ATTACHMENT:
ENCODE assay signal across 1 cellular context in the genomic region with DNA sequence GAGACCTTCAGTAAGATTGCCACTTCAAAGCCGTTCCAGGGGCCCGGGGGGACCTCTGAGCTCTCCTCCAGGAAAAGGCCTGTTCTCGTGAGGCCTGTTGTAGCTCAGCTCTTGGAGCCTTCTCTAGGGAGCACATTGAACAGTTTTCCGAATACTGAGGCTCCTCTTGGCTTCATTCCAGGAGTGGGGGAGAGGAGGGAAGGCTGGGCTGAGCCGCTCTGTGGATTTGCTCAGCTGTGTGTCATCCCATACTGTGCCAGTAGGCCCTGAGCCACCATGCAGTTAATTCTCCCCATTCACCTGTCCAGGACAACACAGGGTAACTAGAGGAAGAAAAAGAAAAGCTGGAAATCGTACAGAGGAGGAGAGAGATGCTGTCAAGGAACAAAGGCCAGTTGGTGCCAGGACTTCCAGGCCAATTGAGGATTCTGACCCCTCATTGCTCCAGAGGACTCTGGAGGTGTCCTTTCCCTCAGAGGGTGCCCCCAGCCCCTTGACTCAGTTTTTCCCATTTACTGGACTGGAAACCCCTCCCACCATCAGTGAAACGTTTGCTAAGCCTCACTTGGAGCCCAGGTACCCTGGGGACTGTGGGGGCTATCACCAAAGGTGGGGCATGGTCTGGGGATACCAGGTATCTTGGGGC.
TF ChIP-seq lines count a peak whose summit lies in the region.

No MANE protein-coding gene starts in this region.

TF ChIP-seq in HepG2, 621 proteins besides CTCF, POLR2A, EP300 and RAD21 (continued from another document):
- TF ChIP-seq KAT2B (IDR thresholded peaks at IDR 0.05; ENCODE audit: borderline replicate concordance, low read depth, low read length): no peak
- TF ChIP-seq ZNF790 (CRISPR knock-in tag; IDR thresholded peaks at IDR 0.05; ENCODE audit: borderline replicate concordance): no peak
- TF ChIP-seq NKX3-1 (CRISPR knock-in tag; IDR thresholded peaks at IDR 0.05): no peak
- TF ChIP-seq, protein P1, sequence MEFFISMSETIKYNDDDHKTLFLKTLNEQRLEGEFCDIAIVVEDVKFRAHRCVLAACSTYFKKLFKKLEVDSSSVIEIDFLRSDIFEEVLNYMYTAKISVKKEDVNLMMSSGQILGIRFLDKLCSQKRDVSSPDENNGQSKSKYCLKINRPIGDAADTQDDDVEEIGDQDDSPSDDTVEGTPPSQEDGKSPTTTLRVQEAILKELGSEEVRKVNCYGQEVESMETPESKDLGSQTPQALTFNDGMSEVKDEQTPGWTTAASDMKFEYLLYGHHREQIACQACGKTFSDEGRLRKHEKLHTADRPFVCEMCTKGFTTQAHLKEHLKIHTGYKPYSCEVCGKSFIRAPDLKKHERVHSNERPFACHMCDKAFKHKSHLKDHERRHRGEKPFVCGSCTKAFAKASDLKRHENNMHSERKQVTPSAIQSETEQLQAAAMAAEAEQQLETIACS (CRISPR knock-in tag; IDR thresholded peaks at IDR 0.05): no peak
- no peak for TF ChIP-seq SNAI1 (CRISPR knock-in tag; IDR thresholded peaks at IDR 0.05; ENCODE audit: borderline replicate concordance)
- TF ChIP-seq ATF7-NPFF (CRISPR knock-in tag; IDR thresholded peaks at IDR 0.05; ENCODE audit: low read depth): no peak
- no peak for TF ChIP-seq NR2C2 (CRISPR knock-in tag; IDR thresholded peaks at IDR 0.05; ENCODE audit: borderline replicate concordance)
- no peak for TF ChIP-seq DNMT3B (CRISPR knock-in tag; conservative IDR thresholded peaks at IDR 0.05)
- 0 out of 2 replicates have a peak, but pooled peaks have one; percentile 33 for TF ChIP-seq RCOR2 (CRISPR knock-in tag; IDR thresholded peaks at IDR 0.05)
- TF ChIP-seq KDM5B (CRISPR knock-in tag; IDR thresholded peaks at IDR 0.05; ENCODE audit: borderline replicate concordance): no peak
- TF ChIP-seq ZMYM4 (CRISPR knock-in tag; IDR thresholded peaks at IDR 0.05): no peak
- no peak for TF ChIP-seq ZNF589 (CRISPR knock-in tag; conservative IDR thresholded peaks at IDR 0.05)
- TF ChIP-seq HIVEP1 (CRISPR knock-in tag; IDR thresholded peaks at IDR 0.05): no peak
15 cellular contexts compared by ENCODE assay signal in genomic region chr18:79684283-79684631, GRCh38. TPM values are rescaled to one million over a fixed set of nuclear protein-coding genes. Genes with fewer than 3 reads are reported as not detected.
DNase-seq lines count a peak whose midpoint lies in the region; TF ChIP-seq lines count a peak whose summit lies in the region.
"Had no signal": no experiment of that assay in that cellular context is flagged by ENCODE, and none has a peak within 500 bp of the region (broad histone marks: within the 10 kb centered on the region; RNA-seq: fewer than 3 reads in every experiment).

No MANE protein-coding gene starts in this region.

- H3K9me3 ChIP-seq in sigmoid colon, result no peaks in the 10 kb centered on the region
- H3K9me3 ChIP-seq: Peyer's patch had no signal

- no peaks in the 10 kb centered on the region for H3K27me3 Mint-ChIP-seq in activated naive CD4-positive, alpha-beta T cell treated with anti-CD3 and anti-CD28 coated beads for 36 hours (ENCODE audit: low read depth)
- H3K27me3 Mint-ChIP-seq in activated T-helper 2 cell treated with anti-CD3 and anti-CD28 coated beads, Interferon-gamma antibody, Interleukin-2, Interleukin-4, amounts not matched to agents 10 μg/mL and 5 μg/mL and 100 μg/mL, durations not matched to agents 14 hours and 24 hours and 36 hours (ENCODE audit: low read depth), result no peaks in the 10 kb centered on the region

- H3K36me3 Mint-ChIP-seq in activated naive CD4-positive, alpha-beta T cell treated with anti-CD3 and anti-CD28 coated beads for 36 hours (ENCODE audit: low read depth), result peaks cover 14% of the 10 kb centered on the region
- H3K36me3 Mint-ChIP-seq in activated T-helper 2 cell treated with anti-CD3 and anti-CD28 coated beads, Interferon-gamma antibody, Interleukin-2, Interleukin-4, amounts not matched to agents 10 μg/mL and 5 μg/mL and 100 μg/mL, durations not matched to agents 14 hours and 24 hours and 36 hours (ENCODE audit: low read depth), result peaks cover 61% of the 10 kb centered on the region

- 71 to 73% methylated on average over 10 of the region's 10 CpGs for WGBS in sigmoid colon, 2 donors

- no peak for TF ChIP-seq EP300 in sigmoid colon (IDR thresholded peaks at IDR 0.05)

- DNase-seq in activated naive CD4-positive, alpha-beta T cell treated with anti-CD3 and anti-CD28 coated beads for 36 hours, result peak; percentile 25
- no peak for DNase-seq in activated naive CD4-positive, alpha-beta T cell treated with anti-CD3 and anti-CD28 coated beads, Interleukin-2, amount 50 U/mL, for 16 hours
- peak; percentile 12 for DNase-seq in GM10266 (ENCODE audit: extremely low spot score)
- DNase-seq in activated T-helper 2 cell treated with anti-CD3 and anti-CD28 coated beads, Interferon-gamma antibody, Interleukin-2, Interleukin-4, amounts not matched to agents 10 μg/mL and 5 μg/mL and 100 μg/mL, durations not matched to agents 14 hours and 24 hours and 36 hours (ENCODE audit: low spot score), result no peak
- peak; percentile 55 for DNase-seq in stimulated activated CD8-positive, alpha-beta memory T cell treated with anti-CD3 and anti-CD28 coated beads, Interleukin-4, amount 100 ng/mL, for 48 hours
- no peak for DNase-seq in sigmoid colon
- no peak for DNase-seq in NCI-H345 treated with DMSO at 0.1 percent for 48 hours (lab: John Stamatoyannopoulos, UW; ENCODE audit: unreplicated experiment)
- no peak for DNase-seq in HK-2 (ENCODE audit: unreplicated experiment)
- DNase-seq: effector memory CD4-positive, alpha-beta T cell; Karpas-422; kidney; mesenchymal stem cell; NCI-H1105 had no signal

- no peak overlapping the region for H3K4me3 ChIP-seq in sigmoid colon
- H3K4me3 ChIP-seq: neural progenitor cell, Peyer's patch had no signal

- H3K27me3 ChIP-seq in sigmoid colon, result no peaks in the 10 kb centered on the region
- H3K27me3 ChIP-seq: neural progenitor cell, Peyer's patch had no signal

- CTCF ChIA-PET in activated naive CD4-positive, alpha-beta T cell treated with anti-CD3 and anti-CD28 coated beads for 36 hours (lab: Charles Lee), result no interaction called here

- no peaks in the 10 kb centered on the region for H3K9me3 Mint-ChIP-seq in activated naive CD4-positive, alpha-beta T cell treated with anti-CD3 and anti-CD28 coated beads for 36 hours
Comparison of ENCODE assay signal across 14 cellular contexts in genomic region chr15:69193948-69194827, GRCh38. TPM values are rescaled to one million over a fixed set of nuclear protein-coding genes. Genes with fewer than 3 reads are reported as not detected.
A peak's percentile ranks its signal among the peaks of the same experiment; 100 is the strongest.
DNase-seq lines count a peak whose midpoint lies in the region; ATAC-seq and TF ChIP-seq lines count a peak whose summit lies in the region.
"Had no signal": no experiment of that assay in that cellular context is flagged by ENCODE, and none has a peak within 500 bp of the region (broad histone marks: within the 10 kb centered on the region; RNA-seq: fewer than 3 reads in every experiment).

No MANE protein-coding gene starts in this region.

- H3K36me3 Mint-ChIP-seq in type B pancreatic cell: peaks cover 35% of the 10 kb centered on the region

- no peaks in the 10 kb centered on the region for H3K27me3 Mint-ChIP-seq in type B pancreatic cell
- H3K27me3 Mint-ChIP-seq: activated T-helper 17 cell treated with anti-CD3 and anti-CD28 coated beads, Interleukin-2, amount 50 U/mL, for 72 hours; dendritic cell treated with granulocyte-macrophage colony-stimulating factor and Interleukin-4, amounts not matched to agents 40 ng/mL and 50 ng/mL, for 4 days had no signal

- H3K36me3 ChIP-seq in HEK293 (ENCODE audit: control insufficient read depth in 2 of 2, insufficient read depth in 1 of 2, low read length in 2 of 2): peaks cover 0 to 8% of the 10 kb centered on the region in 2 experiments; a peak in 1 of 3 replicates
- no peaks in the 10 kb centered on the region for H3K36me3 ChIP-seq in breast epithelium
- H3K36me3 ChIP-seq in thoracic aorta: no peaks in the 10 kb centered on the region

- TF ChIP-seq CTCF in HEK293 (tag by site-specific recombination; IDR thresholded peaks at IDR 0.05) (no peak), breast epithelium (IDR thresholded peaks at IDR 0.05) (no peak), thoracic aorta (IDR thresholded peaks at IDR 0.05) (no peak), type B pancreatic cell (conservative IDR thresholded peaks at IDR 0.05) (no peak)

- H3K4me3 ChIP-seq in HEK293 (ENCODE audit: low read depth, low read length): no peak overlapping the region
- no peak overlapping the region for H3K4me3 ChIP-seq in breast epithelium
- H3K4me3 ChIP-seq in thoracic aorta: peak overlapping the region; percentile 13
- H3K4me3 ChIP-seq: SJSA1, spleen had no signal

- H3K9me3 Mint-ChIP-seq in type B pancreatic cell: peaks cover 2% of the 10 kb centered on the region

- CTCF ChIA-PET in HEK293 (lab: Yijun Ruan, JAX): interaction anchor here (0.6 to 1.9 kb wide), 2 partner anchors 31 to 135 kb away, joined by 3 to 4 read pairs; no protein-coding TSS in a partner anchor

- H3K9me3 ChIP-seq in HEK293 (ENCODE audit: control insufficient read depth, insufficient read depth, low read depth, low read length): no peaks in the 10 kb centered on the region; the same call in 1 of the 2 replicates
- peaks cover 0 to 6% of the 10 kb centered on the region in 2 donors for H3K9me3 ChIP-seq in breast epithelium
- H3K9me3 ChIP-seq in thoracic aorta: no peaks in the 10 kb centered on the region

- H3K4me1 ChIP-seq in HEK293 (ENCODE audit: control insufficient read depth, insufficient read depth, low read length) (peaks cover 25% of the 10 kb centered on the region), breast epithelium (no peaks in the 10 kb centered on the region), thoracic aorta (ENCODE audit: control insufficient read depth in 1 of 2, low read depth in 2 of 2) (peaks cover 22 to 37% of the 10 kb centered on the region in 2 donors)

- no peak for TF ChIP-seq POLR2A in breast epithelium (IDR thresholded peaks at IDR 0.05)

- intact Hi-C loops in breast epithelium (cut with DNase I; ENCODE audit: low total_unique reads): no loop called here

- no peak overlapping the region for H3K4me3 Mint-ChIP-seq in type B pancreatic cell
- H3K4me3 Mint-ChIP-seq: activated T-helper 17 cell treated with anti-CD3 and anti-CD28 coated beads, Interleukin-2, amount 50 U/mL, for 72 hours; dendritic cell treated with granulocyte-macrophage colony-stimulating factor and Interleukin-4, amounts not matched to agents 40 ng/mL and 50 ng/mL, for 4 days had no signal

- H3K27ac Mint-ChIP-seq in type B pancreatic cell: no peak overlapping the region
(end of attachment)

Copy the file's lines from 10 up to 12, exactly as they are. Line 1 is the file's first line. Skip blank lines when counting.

- TF ChIP-seq ATF7-NPFF (CRISPR knock-in tag; IDR thresholded peaks at IDR 0.05; ENCODE audit: low read depth): no peak
- no peak for TF ChIP-seq NR2C2 (CRISPR knock-in tag; IDR thresholded peaks at IDR 0.05; ENCODE audit: borderline replicate concordance)
- no peak for TF ChIP-seq DNMT3B (CRISPR knock-in tag; conservative IDR thresholded peaks at IDR 0.05)